GENEVA, Switzerland – Countries have begun to prioritize health in their efforts to protect people from the impact of climate change, but only about a quarter of those recently surveyed by the World Health Organization have been able to fully implement their national health and climate change plans or strategies. Countries report that a lack of funding; the impact of COVID-19; and insufficient human resource capacity are major barriers to progress.
The 2021 WHO health and climate change global survey report finds, however, that over three-quarters of surveyed countries have developed or are currently developing national health and climate change plans or strategies.
Some 85 percent of countries now have a designated focal point responsible for health and climate change in their ministries of health, while in 54 percent of countries, the ministry of health has established a stakeholder mechanism (such as a task force or committee) on health and climate change.
About two-thirds of surveyed countries have conducted a climate change and health vulnerability and adaptation assessment or are currently undertaking one, while virtually all (94%) countries incorporate health considerations in their nationally determined contributions (NDCs) to the Paris Agreement.
“The new WHO survey highlights how many countries are left unsupported and unprepared to deal with the health impacts of climate change. We are here at COP 26 to urge the world to better support countries in need, and to ensure that together we do a better job of protecting people from the biggest threat to human health we face today,” said Dr Maria Neira, WHO director of environment, climate change and health.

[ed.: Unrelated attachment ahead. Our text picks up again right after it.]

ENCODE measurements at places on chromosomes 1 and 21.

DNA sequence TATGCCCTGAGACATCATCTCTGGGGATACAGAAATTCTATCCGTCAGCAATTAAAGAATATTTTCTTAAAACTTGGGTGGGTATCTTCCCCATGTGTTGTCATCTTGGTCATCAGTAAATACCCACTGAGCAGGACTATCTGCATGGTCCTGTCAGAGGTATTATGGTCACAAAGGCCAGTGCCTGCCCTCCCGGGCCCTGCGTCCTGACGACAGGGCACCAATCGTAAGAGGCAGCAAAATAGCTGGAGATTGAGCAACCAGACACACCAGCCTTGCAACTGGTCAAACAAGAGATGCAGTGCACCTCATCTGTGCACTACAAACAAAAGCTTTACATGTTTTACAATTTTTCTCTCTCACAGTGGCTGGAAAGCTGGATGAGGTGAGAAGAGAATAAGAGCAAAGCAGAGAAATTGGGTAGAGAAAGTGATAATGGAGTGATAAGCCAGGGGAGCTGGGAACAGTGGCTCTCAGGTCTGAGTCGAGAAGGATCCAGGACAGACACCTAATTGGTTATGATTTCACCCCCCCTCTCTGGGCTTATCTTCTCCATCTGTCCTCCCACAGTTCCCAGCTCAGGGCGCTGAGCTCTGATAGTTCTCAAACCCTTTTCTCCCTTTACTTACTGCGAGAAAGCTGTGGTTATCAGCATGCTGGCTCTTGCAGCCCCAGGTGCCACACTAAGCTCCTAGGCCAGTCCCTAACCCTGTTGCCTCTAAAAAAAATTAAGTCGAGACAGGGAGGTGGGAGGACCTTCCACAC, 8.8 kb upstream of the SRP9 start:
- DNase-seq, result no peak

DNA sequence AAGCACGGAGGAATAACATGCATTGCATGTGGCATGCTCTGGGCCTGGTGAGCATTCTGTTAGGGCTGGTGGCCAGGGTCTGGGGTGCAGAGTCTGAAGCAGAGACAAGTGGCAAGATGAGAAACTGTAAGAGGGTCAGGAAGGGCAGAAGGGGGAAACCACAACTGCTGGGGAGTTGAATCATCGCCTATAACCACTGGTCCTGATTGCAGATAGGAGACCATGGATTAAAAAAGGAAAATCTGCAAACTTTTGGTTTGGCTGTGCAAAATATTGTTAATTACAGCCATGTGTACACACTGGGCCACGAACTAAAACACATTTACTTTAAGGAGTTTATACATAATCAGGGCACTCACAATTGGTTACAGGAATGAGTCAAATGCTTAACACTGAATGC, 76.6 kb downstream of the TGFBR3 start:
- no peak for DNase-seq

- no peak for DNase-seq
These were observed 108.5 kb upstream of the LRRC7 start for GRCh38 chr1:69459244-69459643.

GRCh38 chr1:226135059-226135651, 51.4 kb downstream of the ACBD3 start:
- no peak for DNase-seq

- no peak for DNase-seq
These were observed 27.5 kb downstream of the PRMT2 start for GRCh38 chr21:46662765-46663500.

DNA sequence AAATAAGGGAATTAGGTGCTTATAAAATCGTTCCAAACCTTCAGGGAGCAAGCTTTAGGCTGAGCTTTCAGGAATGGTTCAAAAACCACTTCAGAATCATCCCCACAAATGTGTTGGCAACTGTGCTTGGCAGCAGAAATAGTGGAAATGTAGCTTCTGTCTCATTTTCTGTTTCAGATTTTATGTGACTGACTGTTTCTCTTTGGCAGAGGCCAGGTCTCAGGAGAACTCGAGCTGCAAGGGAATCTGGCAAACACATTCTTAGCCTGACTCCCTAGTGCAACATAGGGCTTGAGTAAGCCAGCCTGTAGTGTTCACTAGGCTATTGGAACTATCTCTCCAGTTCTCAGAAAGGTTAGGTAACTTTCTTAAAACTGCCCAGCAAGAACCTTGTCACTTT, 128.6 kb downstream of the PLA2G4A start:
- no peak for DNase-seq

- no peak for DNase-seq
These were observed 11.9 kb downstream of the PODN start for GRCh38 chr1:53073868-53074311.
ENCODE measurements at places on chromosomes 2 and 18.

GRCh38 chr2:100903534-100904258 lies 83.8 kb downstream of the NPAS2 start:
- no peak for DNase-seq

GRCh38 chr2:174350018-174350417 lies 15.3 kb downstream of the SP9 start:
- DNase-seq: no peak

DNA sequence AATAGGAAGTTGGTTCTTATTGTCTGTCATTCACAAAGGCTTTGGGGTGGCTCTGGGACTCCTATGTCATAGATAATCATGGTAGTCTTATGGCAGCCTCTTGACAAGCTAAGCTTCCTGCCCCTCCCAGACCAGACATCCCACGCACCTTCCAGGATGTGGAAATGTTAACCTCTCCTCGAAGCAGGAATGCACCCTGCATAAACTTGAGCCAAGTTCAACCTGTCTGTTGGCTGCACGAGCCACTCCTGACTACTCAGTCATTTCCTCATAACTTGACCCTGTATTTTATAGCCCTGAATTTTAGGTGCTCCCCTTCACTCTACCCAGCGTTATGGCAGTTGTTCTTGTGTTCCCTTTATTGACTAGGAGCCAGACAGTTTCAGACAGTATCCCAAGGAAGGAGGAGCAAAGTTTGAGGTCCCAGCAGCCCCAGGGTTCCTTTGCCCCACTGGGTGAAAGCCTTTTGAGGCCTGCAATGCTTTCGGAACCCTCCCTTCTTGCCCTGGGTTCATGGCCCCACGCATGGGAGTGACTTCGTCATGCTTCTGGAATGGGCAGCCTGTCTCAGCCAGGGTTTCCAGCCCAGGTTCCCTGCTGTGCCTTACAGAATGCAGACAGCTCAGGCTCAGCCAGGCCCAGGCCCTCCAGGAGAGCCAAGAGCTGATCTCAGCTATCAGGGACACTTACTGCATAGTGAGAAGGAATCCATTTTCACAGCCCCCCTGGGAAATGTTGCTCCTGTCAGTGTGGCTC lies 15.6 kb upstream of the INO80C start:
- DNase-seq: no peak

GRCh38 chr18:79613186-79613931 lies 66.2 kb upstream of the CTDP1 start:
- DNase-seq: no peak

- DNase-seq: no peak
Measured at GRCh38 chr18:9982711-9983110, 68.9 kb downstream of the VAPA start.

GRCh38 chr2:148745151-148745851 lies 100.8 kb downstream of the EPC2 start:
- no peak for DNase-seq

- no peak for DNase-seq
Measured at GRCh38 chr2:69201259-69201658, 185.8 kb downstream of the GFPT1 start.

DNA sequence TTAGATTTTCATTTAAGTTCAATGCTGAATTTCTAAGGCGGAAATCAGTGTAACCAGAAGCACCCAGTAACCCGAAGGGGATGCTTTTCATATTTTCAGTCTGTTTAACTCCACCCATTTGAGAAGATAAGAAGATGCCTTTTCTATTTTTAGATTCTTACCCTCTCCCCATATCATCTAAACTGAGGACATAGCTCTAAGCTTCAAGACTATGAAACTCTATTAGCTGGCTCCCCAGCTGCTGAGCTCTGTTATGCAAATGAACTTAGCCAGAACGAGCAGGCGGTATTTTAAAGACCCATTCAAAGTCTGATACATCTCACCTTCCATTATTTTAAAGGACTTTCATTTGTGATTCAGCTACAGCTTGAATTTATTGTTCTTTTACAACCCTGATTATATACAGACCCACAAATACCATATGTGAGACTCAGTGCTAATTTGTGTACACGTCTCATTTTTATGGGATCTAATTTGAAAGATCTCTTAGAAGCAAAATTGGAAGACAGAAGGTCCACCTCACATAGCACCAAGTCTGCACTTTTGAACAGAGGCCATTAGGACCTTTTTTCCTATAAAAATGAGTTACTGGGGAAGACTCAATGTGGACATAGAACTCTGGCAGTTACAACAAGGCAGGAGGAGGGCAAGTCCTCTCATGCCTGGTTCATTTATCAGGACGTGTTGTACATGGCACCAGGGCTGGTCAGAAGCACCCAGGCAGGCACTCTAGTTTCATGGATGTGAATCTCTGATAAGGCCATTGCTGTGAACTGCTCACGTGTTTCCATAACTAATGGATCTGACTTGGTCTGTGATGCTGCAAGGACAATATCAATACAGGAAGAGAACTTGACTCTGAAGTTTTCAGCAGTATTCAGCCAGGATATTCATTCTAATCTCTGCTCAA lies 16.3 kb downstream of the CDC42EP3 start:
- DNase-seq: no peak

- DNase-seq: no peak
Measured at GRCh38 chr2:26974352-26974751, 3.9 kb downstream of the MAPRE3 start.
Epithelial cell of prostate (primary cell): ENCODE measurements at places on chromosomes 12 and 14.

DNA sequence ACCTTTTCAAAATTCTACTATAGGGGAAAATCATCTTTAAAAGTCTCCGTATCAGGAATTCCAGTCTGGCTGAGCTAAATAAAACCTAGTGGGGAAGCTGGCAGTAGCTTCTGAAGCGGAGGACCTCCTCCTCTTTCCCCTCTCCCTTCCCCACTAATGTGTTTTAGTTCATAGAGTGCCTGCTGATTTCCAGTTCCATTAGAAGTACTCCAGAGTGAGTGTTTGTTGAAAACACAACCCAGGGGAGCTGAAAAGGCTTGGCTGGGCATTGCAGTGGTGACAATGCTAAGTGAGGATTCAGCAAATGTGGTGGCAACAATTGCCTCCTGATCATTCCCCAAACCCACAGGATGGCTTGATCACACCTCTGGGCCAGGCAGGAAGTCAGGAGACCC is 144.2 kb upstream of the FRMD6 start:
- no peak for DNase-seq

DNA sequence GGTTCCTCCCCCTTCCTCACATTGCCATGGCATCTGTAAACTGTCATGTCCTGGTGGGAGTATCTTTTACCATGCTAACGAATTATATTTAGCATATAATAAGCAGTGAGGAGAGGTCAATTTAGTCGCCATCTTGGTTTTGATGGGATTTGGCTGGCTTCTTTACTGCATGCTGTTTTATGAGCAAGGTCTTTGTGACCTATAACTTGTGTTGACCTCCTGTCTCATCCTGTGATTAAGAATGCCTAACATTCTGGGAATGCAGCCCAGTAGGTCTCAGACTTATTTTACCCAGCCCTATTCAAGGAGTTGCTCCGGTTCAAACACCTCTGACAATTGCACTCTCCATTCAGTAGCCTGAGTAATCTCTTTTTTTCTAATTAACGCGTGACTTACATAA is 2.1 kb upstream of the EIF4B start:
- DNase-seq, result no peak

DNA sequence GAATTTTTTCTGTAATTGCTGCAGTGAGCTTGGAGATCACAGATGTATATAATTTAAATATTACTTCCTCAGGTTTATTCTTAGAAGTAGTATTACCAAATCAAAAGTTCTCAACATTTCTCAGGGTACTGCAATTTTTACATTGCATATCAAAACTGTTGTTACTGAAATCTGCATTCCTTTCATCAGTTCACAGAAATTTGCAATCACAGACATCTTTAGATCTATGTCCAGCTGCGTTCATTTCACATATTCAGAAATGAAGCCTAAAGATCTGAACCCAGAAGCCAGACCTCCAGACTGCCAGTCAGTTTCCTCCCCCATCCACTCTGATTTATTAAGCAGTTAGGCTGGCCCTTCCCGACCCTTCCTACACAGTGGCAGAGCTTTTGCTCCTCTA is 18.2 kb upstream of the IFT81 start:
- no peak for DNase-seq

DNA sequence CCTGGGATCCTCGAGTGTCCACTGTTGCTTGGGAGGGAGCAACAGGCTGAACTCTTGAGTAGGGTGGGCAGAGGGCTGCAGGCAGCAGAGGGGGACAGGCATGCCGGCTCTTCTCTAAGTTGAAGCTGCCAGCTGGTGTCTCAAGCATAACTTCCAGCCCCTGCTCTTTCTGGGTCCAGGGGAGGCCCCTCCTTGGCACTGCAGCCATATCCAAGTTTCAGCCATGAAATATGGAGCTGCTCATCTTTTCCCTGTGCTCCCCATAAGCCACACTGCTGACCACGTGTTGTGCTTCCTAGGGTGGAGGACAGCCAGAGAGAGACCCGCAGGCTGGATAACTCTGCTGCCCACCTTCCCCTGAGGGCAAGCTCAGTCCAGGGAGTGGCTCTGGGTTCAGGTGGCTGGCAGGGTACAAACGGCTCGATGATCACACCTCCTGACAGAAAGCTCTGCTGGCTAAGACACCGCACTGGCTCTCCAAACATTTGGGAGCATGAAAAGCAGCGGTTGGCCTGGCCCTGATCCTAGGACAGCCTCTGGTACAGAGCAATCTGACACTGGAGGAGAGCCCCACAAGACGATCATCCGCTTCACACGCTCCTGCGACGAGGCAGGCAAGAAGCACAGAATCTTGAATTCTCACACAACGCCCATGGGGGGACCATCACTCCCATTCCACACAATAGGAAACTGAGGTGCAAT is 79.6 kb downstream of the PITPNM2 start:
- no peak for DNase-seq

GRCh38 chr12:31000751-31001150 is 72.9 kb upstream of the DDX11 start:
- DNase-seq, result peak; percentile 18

Countries’ inability to protect health from climate change is most harmful for their most disadvantaged groups, including ethnic minorities, poor communities, migrants and displaced people, older people and many women and children.
“The health arguments for increased climate action are very clear. For example, almost 80 percent of deaths caused by air pollution could be avoided if current air pollution levels were reduced to the WHO Air Quality guidelines,” said Dr Neira.
The WHO survey finds that insufficient finance continues to be the top stumbling block to fully implementing national health and climate change plans, cited by 70 percent of countries (up from 56% in 2019). Human resource constraints are the second biggest barrier, whilst about one third of countries identified a lack of intersectoral collaboration as a key barrier.
About half of the countries report that the COVID-19 emergency has slowed progress on addressing climate change by diverting health personnel and resources, and continues to threaten national health authorities’ abilities to plan and prepare for climate-related health stresses and shocks.
The report also notes a potential missed opportunity to identify and optimize the health benefits of adaptation and mitigation efforts in other sectors, which could have fed into a clean, healthy recovery from COVID-19: structural and social determinants of health, such as education, equity, gender, urban planning, housing, energy and transportation systems was represented in fewer than half of the established multisectoral mechanisms.
The first report in this series was released in 2019. This second report provides a valuable snapshot of the overall progress governments have made in addressing the health risks of climate change.
“The challenge now is to remove the barriers that are preventing countries from finalizing and implementing plans,” said Tara Neville, technical officer at the WHO department of environment, climate change and health and lead author of the survey report.